“Rock Me Tonite” – Billy Squier
Here, now, is the song that ended Billy Squier’s multiplatinum rock star career. Actually, it wasn’t the song, it was the ludicrous music video, in which Billy dressed like a Flashdance reject an flounced about a fluffy bedroom like…well, like a Flashdance reject. The song itself is a happy powder keg, with a long, rollicking fuse leading up to a joyous explosion. Meat Loaf could not possibly have fit in Billy Squier’s Flashdance gear. Instead, he would’ve rendered “Rock Me Tonite” ballsy, brawny, and brilliant.
“Heaven’s on Fire” – Kiss
Jim Steinman’s only real competition when it comes to pop-opera songwriting sound and fury is Desmond Child, who has composed multiple mega-hits for everyone from Aerosmith to Katy Perry. Child whipped up this wailing, see-sawing monster for Kiss during their make-up run in the mid-’80s. Think about Meat Loaf backed by Paul and Gene and whoever the guys were instead of Ace and Peter at that point. Feel Meat’s heat, taking you higher.
“The Flame” – Cheap Trick
Cheap Trick’s comeback radio smash is actually the least Cheap-Trick-like song those sharp-dressed Chicagoland rockers ever smashed onto the radio. Constructed by outside writers and foisted (without hostility) onto Cheap Trick by their record company, “The Flame” is the exact type of magnificently manipulative, hyper-calculated rock product that Meat Loaf–and pretty much Meat Loaf alone–can breathe fiery life and smoldering soul into, and then let fly.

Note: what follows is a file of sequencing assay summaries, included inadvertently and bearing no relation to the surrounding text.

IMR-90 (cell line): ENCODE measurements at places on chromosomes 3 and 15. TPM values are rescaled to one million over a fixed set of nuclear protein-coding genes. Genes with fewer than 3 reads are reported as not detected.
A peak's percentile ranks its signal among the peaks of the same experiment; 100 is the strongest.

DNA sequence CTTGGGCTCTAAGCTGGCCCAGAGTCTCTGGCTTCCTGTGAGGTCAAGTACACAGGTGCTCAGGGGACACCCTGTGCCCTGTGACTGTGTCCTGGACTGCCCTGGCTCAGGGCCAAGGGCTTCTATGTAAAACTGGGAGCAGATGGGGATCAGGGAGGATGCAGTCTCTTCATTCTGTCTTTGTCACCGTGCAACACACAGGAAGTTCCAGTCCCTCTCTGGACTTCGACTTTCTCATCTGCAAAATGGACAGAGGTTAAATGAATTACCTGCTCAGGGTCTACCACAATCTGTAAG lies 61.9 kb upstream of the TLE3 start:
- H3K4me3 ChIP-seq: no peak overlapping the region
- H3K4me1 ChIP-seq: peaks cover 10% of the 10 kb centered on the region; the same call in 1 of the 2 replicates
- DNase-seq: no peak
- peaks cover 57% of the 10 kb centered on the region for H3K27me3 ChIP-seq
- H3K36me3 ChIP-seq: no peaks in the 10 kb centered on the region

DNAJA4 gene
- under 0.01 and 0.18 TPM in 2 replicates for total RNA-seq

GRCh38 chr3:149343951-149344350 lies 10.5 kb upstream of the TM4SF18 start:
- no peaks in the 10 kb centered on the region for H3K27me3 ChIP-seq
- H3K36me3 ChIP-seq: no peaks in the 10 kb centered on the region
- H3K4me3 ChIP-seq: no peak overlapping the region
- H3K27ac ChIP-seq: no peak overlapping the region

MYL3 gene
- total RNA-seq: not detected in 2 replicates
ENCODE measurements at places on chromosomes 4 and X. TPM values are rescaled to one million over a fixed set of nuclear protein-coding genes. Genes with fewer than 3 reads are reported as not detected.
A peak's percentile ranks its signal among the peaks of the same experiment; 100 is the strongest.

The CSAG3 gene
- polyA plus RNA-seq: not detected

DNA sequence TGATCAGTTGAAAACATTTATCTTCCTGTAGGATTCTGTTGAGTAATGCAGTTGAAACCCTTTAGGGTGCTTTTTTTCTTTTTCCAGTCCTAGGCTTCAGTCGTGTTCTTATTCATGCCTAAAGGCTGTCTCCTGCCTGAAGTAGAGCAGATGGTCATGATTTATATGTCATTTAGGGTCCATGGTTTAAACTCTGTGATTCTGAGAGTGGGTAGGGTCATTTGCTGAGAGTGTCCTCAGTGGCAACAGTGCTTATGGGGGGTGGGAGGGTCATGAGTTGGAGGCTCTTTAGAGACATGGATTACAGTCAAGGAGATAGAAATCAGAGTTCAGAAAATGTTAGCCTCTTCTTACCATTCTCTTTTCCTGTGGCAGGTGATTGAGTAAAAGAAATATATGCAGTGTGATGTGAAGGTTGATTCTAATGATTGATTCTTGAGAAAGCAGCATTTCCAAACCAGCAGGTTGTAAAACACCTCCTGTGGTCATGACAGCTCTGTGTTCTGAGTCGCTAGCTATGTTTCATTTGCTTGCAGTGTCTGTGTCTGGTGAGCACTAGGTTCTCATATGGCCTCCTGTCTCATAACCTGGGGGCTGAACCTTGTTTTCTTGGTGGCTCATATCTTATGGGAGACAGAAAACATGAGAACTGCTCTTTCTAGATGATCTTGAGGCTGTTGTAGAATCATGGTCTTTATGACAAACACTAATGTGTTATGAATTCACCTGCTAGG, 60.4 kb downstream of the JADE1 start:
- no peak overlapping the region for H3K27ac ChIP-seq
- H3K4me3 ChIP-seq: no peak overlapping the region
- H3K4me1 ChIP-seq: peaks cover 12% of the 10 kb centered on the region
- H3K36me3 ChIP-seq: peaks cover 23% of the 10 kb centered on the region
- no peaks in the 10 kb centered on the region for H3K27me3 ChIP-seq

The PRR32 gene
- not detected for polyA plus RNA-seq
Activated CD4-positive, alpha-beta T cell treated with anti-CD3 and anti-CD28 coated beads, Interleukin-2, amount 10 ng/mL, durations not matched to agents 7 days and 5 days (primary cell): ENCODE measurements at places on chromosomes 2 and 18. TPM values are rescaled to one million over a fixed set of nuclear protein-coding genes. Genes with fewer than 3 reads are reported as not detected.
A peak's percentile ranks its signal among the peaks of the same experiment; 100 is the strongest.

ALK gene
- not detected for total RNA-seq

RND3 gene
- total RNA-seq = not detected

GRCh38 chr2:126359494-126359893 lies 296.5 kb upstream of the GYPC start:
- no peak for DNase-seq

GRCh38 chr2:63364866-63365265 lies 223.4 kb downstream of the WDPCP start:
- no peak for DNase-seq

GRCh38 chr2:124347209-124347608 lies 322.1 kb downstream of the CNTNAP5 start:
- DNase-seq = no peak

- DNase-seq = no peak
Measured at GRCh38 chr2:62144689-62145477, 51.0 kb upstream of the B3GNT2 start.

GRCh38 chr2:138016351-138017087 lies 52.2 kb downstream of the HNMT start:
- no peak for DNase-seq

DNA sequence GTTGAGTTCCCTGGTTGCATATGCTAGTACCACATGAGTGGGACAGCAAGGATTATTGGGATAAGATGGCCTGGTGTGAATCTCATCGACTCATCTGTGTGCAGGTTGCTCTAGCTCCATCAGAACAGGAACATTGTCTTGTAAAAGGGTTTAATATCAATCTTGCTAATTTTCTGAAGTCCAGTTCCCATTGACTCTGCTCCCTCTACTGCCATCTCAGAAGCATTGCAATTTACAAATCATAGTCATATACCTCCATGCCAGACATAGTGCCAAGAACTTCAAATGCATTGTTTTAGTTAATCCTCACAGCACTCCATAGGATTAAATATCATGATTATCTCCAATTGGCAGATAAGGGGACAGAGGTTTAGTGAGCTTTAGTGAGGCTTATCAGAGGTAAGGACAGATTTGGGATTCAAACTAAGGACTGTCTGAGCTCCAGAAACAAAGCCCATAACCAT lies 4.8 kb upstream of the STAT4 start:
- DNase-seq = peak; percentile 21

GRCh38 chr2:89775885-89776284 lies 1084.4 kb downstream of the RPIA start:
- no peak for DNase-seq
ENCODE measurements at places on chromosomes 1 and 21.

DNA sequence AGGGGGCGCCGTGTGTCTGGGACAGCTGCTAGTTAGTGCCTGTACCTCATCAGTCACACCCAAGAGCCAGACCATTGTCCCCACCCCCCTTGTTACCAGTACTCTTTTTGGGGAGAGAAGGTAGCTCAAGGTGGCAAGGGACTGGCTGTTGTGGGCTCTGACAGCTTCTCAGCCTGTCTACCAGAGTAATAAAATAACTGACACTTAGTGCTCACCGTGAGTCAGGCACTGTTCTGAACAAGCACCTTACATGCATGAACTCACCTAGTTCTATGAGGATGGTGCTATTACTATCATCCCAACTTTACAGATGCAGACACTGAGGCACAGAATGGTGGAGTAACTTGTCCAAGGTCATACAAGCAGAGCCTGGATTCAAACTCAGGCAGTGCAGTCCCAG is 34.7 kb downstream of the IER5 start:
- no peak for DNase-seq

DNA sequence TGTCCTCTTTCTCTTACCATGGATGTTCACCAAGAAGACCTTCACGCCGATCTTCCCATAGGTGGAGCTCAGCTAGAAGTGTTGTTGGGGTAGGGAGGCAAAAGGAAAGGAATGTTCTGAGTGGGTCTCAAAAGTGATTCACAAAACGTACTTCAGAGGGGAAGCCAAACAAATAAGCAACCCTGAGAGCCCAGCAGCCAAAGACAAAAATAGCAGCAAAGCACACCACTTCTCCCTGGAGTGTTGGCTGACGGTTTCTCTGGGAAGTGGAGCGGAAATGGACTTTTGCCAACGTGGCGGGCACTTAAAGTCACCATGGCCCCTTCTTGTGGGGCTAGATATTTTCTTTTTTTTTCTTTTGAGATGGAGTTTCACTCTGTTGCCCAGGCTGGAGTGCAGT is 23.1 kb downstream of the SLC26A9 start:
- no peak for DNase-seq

“November Rain” – Guns N’ Roses
As a guy who scored multiple top ten hits that ran in excess of eight minutes, the Gunners nearly ten-minute orchestral hard rock suite is smack in the coagulated heart of Meat Loaf’s wheelhouse.
“Party Hard” – Andrew WK
The music of Andrew WK, like the man himself, exudes crunching, danceable, near-metal mayhem expressed through intricately conceived and executed musical channels and blasted out with gleeful abandon. Meat Loaf fits that same description—even when he’s singing about something sad. Intensity as intoxication is the name of Andrew WK’s game, and perhaps only Meat Loaf could ever beat him at it—if only because he got on the board first.
“Blow Up the Outside World” – Soundgarden
For all their angst, anger, and attitude-driven lashing out, grunge bands shied away from grand, sweeping sounds and explosive vocals. Soundgarden was the dominant exception. Chris Cornell launched his ripped-muscle voice to stratospheres in which, ironically, only Meat Loaf normally floats freely. “Blow Up”, with its upward flow to its second half that’s essentially a sustained chorus, could easily have made Meat Loaf sage for the Seattle sound set.
“Bad Romance” – Lady Gaga
Lady Gaga repeatedly (and rightly) acknowledges her classic rock inspirations, citing Freddy Mercury, David Bowie, Alice Cooper, and Elton John as her forebears. How can she forget Meat Loaf? She’d completely get it if she could just imagine him inserting “Meat Load, ooh-la-la!” into “Bad Romance.”
“Let It Go” – Idina Menzel
Envision Meat Loaf as the Snow Queen. All you have to do is have Meat in mind when you hear “Let It Go” (which we all have) and it will seem as though the multi-arced, combustive, skyrocketing, vocal-exercise-to-end-all-vocal-exercises theme song from Disney’s Frozen could exist for no other super-sized sonic sorcerer.